As finance ministers from the euro zone countries struggle with the seemingly endless task of bailing out Greece, they can take some comfort from one fact: that Spain was once in similar dire straits but has now the continent's best-performing economy.
Unsurprisingly, therefore, Spain is now touted by European politicians as proof that, given patience and good governance, the policies of austerity, market liberalisation and financial prudence do produce the required results.
The International Monetary Fund is putting Spain's economic growth at 3.1 per cent this year and forecasts 2.5 per cent for next year, roughly double the average for the 19 euro zone countries.
Spain's unemployment rate is still a stubbornly high 22 per cent of the labour force, but no fewer than a million jobs were created since the beginning of last year, and the process is accelerating, with more than 400,000 people being hired in the second quarter of this year, which ended in June.
Such good labour figures were last experienced in Spain a decade ago, when the country was booming. "Seeing what is happening to other (nations) right now, one has to say: It was worth it," Prime Minister Mariano Rajoy, whose centre-right government takes most of the credit for the turnaround, said recently.
With general elections due by the end of this year, Mr Rajoy has an evident interest in spreading some economic joy.
A small tax cut was announced last month, and although the national Budget for next year currently being debated by Parliament still envisages a reduction in the public deficit by around €15 billion (S$23 billion), Mr Rajoy has rewarded civil servants with a 1 per cent increase in salaries, and boosted state pensions by 0.25 per cent, the first such spending hikes since the financial crisis struck in 2009. "The Budget will set recovery on an even stronger basis," he told Parliament.
To be sure, economists point out that Spain's crisis was always very different from that of Greece. While in Greece the trouble stemmed from state finances which went out of control and sovereign debt which ballooned beyond sustainable levels, the problem in Spain was a housing bubble which, when it burst, threatened to melt down the country's entire banking system, necessitating a €41.3 billion recapitalisation loan from fellow European Union member-states.
So, although very painful, the job of restoring Spain's finances was always more manageable than Greece's. Luck also played a part. Global oil and natural gas prices tumbled, a huge boon for the Spanish economy which imports half of its energy needs. The political crisis in Greece and security concerns in other Mediterranean countries such as Tunisia, both of which compete with Spain in tourism, also helped: tourist numbers are up 4.3 per cent, hotel occupancy rates are reaching full capacity, and spending by tourists has injected a massive €28.3 billion into the Spanish economy in the first half of this year alone.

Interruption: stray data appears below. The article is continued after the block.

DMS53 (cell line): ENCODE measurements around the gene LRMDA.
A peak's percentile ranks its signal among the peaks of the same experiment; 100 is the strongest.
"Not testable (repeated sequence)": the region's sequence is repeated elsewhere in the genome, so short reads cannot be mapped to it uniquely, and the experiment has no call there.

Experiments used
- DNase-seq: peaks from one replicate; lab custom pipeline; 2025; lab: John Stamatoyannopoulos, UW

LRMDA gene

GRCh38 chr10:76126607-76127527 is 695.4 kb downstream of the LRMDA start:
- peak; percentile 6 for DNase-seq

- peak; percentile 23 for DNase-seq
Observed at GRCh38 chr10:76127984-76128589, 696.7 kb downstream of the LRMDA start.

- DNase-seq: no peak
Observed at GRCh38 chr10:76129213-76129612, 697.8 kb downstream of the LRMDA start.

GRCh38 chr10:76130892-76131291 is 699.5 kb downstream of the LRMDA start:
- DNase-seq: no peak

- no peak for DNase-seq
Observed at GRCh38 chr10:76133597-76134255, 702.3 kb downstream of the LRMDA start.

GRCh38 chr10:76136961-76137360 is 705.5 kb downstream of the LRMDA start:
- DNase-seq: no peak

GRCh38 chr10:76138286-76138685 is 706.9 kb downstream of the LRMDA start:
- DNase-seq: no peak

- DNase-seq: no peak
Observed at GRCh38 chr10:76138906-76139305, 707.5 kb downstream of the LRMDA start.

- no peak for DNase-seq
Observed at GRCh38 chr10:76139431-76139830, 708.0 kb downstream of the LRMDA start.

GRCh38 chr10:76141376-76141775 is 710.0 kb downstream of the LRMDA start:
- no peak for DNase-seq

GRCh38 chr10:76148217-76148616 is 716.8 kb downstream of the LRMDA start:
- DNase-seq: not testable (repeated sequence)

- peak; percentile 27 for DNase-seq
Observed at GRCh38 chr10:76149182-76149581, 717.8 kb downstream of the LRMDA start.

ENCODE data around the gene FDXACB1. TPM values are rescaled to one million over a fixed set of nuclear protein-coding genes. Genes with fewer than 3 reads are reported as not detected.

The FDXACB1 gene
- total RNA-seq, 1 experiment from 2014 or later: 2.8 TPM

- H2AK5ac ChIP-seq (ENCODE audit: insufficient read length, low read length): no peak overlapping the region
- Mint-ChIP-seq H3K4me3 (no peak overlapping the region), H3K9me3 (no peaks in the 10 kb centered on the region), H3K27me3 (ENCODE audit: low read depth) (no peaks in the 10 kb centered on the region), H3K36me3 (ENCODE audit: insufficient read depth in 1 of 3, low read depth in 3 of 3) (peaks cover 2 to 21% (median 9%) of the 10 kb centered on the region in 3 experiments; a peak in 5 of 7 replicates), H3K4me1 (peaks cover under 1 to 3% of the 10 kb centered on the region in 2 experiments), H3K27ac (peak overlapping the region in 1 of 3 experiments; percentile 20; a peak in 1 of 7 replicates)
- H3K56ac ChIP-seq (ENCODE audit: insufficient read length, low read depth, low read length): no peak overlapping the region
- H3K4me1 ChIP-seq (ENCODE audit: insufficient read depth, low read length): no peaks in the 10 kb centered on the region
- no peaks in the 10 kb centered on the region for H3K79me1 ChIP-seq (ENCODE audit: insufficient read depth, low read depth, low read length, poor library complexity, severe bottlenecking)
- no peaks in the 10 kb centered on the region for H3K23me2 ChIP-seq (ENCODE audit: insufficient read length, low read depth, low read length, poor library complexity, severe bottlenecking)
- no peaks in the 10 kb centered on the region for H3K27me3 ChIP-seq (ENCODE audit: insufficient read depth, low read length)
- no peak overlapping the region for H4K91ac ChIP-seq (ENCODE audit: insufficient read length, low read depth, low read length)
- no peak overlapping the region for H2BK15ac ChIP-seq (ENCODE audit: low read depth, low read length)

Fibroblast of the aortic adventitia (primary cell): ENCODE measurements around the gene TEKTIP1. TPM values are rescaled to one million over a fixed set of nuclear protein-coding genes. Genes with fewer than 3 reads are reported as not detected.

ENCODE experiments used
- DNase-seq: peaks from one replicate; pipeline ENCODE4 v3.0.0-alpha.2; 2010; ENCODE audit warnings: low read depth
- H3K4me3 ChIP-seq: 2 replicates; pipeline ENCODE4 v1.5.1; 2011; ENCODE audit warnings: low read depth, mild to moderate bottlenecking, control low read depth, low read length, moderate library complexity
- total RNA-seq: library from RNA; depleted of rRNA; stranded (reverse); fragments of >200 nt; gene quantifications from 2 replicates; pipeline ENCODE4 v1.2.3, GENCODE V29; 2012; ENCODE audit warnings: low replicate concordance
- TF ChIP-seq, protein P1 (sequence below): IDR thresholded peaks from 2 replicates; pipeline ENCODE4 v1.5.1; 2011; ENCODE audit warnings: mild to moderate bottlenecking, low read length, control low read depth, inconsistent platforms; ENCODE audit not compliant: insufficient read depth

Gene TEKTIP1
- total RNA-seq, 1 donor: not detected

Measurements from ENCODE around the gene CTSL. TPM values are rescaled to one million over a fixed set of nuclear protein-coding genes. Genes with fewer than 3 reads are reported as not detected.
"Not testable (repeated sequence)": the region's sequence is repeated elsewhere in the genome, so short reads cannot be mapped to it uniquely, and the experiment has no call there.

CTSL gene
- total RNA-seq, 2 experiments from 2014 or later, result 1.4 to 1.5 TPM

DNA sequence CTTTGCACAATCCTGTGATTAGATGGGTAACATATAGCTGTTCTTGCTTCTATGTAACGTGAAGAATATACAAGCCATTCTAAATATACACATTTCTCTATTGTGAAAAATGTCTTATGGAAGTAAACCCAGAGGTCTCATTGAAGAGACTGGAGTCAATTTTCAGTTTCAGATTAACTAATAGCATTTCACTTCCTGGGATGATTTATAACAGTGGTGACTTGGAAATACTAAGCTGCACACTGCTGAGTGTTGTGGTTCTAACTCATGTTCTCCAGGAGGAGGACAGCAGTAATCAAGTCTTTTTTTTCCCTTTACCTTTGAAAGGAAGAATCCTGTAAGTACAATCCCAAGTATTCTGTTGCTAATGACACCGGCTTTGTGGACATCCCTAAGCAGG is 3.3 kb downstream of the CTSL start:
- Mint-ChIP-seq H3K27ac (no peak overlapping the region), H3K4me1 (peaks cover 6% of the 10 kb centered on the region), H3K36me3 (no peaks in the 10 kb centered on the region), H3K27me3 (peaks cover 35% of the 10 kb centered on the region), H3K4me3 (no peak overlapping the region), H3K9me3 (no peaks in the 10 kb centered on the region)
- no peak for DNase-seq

Prime Minister Rajoy's critics claim that the recovery remains fragile. Most of the newly created jobs are on the basis of temporary, rather than permanent, contracts. Even the public sector no longer offers job security: 174,000 teachers were laid off last year during the school holidays, only to be rehired when children returned to the classrooms. Furthermore, one in eight Spanish workers now earns only the minimum wage; before the crisis struck, the number of workers bringing home such low pay stood at just one in 12.
And then, there are looming political problems. Regional elections in Catalonia, one of Spain's most separatist-minded regions, are scheduled for the end of next month, and may be won by parties demanding full independence, something which could throw Spain into turmoil.
And although the ruling party is predicted to emerge as the largest parliamentary block at the general elections which have to take place by December, a populist movement which opposes all economic austerity could well capture 15 per cent of the vote, depriving Mr Rajoy of the chance of a second term in office.
Still, the fact that a European government has managed to reform rigid labour markets, tightened spending and implemented banking reforms all at the same time and has lived long enough to reap the rewards is remarkable.